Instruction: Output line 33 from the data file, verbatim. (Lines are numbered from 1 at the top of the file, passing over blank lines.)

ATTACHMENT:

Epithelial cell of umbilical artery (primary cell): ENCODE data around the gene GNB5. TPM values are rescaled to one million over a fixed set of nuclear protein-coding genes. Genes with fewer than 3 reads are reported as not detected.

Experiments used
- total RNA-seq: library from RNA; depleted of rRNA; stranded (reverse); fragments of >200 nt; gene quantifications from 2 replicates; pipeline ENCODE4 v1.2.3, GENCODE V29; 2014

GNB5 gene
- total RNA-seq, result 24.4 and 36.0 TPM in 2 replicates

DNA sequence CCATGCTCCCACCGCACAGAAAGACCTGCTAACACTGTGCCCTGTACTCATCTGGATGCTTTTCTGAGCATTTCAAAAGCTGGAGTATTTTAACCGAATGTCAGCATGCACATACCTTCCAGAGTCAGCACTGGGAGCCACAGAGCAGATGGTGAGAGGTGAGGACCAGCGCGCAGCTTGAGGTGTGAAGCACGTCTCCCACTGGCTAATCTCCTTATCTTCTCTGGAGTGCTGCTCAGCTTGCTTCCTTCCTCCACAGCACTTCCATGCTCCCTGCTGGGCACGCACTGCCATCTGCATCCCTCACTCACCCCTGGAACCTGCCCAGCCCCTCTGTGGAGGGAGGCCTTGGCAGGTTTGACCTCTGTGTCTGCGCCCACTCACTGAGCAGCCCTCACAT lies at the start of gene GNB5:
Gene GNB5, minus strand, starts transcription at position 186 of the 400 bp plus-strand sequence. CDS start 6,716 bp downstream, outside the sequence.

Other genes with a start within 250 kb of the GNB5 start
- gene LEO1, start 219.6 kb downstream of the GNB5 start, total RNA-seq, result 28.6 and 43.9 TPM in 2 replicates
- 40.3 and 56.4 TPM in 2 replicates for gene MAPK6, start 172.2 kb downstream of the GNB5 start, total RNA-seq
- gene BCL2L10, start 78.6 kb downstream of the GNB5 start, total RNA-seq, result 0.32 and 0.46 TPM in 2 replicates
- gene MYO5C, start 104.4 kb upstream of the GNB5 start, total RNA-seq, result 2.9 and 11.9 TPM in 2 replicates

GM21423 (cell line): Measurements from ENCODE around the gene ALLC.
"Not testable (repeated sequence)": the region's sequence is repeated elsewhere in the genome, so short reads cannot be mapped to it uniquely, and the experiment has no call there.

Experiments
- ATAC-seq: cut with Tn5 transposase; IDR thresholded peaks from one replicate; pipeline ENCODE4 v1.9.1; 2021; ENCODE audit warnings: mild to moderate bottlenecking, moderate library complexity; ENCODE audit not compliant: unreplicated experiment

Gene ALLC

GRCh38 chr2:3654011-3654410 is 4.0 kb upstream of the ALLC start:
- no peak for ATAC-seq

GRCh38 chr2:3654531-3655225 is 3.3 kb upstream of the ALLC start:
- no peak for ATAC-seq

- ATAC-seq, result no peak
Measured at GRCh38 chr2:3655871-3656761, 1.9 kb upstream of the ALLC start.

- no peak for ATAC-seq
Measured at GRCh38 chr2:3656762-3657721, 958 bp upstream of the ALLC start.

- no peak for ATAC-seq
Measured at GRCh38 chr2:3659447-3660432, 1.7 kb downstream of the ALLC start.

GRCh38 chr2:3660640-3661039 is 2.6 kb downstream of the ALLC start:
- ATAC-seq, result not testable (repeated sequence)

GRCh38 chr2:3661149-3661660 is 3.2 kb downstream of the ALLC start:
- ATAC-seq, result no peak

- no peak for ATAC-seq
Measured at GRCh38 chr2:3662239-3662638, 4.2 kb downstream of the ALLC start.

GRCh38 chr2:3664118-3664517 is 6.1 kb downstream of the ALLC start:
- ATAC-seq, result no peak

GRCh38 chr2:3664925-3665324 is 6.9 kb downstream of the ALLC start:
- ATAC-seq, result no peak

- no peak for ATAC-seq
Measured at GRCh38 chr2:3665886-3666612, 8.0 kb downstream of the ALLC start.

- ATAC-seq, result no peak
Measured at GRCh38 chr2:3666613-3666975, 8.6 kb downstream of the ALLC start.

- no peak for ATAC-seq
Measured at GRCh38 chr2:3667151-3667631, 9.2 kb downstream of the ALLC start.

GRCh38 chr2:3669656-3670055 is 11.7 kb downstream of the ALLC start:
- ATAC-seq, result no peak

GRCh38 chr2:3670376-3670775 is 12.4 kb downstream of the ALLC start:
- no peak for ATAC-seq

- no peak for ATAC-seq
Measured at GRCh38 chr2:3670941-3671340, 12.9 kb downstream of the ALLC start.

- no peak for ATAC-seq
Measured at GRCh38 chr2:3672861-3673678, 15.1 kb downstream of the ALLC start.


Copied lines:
Measured at GRCh38 chr2:3662239-3662638, 4.2 kb downstream of the ALLC start.